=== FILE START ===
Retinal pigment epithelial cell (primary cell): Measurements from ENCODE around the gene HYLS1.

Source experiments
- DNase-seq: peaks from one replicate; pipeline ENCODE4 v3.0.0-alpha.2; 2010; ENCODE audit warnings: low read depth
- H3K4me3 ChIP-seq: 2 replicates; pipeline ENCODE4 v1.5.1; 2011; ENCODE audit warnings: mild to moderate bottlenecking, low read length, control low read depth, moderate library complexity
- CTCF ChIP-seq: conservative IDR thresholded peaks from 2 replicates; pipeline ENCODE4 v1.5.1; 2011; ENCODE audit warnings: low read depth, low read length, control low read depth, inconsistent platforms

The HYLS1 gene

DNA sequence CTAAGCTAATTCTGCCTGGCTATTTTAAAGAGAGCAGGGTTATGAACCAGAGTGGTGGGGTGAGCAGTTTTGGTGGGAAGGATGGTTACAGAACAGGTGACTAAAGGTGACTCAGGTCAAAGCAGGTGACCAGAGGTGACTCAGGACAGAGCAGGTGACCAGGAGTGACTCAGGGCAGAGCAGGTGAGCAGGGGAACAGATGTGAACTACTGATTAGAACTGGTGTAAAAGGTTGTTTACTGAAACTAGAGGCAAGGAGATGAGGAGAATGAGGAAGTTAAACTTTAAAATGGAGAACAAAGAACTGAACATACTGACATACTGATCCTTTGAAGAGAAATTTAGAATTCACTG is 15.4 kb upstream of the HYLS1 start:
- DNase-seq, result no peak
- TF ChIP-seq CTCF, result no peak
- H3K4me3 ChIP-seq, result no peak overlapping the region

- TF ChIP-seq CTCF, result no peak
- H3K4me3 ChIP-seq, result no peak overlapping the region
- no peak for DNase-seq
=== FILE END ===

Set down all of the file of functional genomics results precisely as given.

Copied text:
Retinal pigment epithelial cell (primary cell): Measurements from ENCODE around the gene HYLS1.

Source experiments
- DNase-seq: peaks from one replicate; pipeline ENCODE4 v3.0.0-alpha.2; 2010; ENCODE audit warnings: low read depth
- H3K4me3 ChIP-seq: 2 replicates; pipeline ENCODE4 v1.5.1; 2011; ENCODE audit warnings: mild to moderate bottlenecking, low read length, control low read depth, moderate library complexity
- CTCF ChIP-seq: conservative IDR thresholded peaks from 2 replicates; pipeline ENCODE4 v1.5.1; 2011; ENCODE audit warnings: low read depth, low read length, control low read depth, inconsistent platforms

The HYLS1 gene

DNA sequence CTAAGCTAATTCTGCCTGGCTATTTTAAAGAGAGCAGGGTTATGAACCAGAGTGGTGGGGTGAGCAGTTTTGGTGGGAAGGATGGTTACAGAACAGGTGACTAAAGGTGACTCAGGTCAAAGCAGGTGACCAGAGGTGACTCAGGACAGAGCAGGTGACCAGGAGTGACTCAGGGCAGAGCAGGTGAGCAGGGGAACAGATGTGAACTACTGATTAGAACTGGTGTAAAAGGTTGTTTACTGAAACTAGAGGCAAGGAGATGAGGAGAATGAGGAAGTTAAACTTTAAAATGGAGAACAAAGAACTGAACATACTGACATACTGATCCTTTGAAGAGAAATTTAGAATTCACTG is 15.4 kb upstream of the HYLS1 start:
- DNase-seq, result no peak
- TF ChIP-seq CTCF, result no peak
- H3K4me3 ChIP-seq, result no peak overlapping the region

- TF ChIP-seq CTCF, result no peak
- H3K4me3 ChIP-seq, result no peak overlapping the region
- no peak for DNase-seq